Mentor Name

N/A

Personal Statement

Researchers at the University of Montana and the people of Montana have a long history of studying, preserving, and re-introducing wildlife. Examples in Montana include the re-introduction of wolves in Yellowstone, the re-introduction of fishers, and the expansion of grizzly bear populations. In many ways, our state has led the way in developing these conservation tools. The conservation of wildlife, especially large predators, is one way in which Montanans exemplify their love for nature and all things wild. Lately, a conservation ethic known as “rewilding” has become popular. Rewilding is the idea to restore nature, places, wildlife, to their original state before the Columbian era. In fact, in the Spring 2020 semester, I developed and taught a class at UM on these topics (WILD 291: Rewilding Animal Populations, 2 credits). Many of these ideas have been tested in Montana (e.g., restoring wolves and their effect on elk, beavers, songbirds, and rivers). One rewilding technique gaining traction is ecological replacement, which is the idea that a non-native (i.e., invasive) species can replace the role of a species driven to extinction. Obviously, this is hard to test since many extinct species were lost 100s to 1000s of years ago, but as explained in the Abstract, we have found a way to test this conservation tool using stable isotope analysis. The importance of the work is that ecological replacement and other rewilding strategies are becoming increasingly popular, and subsequently used throughout the world. However, many have been critical of these strategies as they are exceedingly difficult to test, and introducing non-native species is known to have devastating effects on nature (e.g., invasive zebra mussels in lakes throughout Montana). My technique provides policy makers, including those in Montana, with much needed quantitative evidence to consider and use ecological replacement as a tool. Besides the practical elements of this tool, my work is important because it tells a vibrant story about our relationship with nature. The story of how the Falkland Islands wolf, whose extinction was predicted by Charles Darwin, was accidentally replaced by a non-native fox, is both intriguing and accessible. Given my results, I ask whether non-native foxes established in the Falklands should be maintained to replace the role of extinct Falkland Islands wolves. Foxes are bad for sheep farming and wild bird populations. But foxes also generate income via wildlife tourism and could maintain the ecosystem in a more “natural” state than if they were eradicated. My study cannot resolve the debate on how and why we value wildlife, native or introduced, but it can provide much needed evidence and dialogue to move the debate forward. Given the necessity of current debates about our relationship with nature, I believe my work should be considered for the Best of GradCon award, given its relevance to our community at the University of Montana and Missoula, throughout Montana, and humanity.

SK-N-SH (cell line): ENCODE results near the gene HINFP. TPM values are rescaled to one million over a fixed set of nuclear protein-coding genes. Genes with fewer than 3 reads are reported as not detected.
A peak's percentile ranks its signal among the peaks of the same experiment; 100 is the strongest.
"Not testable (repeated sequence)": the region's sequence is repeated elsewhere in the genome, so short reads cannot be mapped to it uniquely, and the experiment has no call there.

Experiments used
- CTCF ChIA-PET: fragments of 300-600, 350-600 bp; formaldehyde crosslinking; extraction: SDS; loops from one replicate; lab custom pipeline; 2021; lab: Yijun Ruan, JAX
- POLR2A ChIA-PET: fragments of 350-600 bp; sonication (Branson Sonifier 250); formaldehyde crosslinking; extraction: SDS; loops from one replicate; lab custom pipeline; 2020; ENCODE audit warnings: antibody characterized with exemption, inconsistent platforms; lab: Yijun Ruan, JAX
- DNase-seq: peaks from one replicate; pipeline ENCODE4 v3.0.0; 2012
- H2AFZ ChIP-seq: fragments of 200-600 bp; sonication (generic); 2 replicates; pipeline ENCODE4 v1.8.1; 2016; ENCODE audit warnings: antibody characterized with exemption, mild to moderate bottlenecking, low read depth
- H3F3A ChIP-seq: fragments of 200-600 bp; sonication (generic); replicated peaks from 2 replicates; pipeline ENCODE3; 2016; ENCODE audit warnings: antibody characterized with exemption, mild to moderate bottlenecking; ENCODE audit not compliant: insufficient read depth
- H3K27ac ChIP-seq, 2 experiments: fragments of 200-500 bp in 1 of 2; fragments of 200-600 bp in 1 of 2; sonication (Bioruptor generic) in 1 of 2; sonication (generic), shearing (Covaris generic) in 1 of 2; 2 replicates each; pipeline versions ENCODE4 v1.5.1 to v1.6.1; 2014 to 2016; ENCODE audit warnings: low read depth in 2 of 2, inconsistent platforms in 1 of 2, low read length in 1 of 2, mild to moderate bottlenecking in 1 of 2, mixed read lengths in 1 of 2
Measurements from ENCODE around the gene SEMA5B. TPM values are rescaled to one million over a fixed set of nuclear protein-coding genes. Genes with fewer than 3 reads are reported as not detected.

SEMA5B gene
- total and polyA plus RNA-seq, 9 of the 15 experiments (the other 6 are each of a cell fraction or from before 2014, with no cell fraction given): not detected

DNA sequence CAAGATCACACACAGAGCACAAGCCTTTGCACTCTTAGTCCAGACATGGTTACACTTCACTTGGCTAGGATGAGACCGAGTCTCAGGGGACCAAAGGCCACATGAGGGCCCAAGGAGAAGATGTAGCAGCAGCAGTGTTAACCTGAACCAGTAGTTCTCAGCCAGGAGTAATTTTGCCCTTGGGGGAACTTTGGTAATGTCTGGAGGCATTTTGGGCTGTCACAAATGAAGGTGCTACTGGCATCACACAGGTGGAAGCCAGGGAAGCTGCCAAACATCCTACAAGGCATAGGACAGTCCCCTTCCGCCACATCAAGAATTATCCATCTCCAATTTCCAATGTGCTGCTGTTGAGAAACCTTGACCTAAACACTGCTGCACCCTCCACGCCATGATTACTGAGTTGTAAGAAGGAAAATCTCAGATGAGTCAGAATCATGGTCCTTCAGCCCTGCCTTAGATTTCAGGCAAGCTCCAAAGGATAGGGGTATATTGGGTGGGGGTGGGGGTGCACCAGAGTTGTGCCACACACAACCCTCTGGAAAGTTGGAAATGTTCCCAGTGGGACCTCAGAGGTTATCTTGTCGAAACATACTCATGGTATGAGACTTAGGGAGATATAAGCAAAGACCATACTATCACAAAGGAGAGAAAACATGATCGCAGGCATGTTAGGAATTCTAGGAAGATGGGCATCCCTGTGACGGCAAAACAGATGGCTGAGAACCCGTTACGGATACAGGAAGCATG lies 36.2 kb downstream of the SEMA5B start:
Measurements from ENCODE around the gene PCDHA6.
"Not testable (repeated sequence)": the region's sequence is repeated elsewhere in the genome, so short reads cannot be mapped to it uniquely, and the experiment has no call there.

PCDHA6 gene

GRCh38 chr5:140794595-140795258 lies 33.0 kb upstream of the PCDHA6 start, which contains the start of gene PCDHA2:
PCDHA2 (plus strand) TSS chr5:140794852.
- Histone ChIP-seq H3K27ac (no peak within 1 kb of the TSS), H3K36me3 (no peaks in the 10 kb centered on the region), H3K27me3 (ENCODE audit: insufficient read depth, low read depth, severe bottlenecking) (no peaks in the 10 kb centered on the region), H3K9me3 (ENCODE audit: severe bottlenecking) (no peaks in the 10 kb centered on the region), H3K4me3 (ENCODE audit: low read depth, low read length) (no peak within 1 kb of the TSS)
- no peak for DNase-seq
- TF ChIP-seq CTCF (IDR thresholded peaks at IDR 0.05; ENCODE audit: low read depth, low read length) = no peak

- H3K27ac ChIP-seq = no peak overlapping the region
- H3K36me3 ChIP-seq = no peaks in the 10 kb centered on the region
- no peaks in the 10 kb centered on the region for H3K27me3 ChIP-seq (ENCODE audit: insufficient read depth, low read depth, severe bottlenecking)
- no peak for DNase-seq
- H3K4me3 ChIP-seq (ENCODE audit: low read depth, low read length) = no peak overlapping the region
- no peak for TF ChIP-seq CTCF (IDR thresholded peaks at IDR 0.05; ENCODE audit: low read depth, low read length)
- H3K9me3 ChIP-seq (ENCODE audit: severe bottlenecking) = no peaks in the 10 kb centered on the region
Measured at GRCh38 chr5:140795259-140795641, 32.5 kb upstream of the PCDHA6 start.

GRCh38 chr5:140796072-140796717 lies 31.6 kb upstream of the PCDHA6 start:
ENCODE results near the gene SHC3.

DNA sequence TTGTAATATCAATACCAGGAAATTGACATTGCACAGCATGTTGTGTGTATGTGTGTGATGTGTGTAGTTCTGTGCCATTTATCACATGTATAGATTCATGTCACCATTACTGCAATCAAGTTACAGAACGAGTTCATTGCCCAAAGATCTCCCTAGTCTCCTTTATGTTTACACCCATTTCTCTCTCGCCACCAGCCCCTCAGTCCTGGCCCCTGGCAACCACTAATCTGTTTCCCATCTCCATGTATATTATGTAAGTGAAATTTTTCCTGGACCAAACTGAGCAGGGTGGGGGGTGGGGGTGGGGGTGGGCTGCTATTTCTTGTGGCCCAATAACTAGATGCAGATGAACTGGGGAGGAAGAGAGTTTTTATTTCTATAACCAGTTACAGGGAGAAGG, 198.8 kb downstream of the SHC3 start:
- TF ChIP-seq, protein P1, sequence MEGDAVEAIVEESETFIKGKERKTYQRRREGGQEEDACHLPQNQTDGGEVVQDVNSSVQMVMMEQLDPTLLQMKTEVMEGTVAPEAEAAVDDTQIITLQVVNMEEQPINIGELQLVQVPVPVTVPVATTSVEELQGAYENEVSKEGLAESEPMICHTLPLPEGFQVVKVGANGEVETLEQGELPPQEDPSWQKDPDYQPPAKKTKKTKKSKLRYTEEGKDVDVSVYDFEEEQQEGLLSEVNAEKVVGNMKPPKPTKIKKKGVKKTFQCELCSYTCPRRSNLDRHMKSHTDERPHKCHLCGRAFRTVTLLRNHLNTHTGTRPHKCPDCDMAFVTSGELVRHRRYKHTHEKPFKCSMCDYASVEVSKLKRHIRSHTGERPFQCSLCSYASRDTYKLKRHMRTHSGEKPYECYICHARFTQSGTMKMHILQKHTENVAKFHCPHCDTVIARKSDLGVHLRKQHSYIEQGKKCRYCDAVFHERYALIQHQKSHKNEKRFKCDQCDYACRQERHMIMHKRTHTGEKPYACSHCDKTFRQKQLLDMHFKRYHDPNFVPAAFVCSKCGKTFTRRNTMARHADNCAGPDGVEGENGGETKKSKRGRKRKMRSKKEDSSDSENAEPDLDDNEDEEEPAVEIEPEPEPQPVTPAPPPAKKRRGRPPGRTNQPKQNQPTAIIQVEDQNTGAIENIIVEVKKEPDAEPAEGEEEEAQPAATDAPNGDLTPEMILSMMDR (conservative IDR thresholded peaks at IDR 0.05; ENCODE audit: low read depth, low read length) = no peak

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A wolf in fox’s clothing? Using stable isotopes to quantify ecological replacement

During the Anthropocene, human-induced extinctions, especially of large predators and herbivores, have resulted in catastrophic ecosystem collapses. Recently, conservation tools such as rewilding (e.g., re-introducing a species to its native habitat) have been used to mitigate the effects of extinction. Another increasingly popular conservation tool, ecological replacement, proposes to introduce functionally similar, non-native species to fill the ecological roles of extinct, native species, thereby restoring ecosystems towards their pre-Anthropocene state. For example, the non-native Aldabra giant tortoise was introduced to the Mauritian island of Ile aux Aigrettes to replace the ecological role of extinct Cylindraspis giant tortoises. However, the use of these tools is controversial, not least because it is difficult to predict the effects of species introduction. Furthermore, inferring the ecological functions of species that were driven to extinction 100s to 1000s of years ago is a major obstacle. Many species, including predators, impact ecosystems through their diet, so one way to test ecological replacement is to compare how the diets of non-native potential ecological replacements overlap with those of their extinct counterparts. Stable isotope ratios in the tissues of predators reliably predict what those predators are eating, therefore isotopic diet overlap between modern and historical tissue samples could test the effectiveness of ecological replacement as a conservation tool. Stable isotopes are elements with the same number of protons but different numbers of neutrons, which are integrated into tissues (e.g., bones, feathers, hair) from food consumed. In food available to predators, stable isotopes of carbon-13 increase from terrestrial to marine food sources, and isotopes of nitrogen-15 increase up the food chain in food sources. To exemplify this approach with stable isotopes, we tested whether non-native South American grey foxes (SAGF) act as de facto ecological replacements for extinct Falkland Islands wolves (FIW). Prior to their extirpation by man, the FIW was the only native terrestrial predator and land mammal inhabiting the Falkland Islands, South Atlantic. SAGFs were introduced to the Falklands in the 1920s for fur farming but rapidly became feral. Due to their impact on native birds and farmed sheep, they have been eradicated from three islands in the Falklands, with complete eradication being suggested. However, if SAGFs act functionally like FIWs, the Falklands ecosystem could be closer to its pre-Anthropocene state with them than without. We therefore measured stable isotopes in 32 hair samples collected from SAGFs on Weddell Island, Falklands, and in hair samples of FIWs from 8 of 9 known specimens held in museums throughout the world. We found that the stable isotope values of modern SAGFs almost completely overlaps that of extinct FIWs. Our results indicate that SAGFs could act as unintended ecological replacement for FIWs. Given the burgeoning interest in ecological replacement as a conservation tool, our technique is one way in which this method can be assessed objectively and quantitatively. Without these techniques, it is unclear if these conservation tools can adequately restore degraded ecosystems to their pre-Anthropocene state.